As impeccable as his delivery was Tuesday night, Chris Christie’s keynote speech to the Republican National Convention needs to be read as much as seen.
The New Jersey governor masterfully, and forcefully, presented the nation’s daunting financial challenges – this generation’s imperative – with no sugar coating, insisting we’re adult enough to be told the truth by those who would lead us.
We hope he’s right. His own experience shows he may be: Christie is the Republican governor of a largely Democratic state who managed to work with the loyal opposition to tackle deficits and labor union intransigence that others said would be impossible to take on.
“They rewarded politicians who led instead of politicians who pandered,” Christie said of the people of New Jersey.
This is the Mitt Romney gamble – reason over emotion – that he put on the table when he chose budget hawk Paul Ryan, congressman of Wisconsin, as his running mate. Tuesday, Christie doubled down on that bet, made on behalf of the better nature of Americans.
Fans and foes alike might have expected Christie’s keynote to be more of an attack on the incumbent president’s indefensible record. Instead, Christie attacked our problems – most urgently, federal overspending with no end in sight that doesn’t involve a cliff.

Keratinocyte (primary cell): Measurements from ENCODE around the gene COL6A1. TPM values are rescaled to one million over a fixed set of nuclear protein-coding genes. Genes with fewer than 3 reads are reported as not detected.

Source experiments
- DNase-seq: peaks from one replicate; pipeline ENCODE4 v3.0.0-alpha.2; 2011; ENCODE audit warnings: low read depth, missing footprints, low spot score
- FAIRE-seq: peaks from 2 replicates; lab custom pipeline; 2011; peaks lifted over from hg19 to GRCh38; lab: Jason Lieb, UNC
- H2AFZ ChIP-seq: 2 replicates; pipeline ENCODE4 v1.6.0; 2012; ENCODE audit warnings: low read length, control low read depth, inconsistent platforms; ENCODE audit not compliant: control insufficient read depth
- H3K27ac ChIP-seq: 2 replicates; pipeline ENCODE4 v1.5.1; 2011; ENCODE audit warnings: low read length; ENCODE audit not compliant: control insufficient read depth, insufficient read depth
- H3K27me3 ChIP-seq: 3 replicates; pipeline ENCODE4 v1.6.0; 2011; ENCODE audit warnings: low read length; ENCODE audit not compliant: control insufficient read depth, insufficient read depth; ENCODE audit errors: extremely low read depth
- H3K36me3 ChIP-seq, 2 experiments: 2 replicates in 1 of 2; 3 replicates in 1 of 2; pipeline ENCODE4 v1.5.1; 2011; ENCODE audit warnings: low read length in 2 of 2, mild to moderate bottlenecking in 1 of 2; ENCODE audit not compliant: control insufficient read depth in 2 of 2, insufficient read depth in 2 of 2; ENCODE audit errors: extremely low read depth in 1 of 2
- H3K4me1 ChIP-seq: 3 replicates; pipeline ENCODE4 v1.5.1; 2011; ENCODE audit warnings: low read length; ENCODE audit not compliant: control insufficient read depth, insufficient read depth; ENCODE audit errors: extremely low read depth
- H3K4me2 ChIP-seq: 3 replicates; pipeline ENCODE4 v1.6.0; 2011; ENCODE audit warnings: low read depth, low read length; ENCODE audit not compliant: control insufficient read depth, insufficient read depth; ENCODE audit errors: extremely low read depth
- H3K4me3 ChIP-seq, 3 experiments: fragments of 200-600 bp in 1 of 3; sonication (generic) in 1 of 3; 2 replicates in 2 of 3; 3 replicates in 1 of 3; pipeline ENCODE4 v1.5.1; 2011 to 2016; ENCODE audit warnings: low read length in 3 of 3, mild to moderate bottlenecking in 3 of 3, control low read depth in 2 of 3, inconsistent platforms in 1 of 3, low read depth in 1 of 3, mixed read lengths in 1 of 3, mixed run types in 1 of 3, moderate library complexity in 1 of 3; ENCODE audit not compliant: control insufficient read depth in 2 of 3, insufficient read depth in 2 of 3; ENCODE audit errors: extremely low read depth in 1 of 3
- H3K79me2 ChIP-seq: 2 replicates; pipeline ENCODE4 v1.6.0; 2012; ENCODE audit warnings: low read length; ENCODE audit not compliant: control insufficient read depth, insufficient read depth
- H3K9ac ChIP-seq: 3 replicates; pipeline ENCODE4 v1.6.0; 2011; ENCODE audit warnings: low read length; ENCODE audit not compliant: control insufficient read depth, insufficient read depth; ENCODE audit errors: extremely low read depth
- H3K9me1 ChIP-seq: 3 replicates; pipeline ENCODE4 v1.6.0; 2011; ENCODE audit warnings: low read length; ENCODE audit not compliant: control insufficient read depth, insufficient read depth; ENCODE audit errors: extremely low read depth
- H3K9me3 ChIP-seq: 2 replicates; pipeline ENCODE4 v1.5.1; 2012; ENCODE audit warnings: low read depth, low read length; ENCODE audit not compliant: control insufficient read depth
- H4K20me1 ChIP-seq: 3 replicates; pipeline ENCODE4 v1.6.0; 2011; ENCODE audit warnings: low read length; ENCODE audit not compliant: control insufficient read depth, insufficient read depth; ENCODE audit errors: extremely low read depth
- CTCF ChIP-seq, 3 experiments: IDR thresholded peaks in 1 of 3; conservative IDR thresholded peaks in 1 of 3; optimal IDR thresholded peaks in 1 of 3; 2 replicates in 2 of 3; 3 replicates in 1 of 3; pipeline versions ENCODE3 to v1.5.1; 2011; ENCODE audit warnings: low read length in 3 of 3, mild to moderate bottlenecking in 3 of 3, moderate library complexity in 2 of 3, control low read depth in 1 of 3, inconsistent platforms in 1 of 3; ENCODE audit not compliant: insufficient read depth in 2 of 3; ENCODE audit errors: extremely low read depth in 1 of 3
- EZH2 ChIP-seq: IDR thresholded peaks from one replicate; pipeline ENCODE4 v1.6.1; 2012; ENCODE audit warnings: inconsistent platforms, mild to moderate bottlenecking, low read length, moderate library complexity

Typically, liberal pundits decried Christie’s “nasty, mean” truth-telling much as an adolescent might complain about the rules at home. But facts are stubborn things. While Democrats want to be popular by dancing around the numbers – they haven’t even passed a budget in three years, as the federal debt has exploded – Romney, Paul, Christie and the new Republican Party have chosen to stand up to the hard choices we must make, including reforming Medicare and Social Security to save them for future generations.
The response of the Demagogic Party and its lapdogs in the media is to bark and howl to scare voters. What the Demagogues won’t tell you is that they have no plan to save the entitlement programs from imminent collapse. They just want to be in charge when it happens.
It’s a delicate message to bear, but Christie did it with aplomb and a fierce earnestness we hope will galvanize Americans into doing what’s necessary to save America.
“We need politicians to care more about doing something and less about being something,” Christie said. “I have faith in us. I know we can be the men and women our country calls on us to be.”
We’ll learn in a mere couple of months whether that faith is well-placed.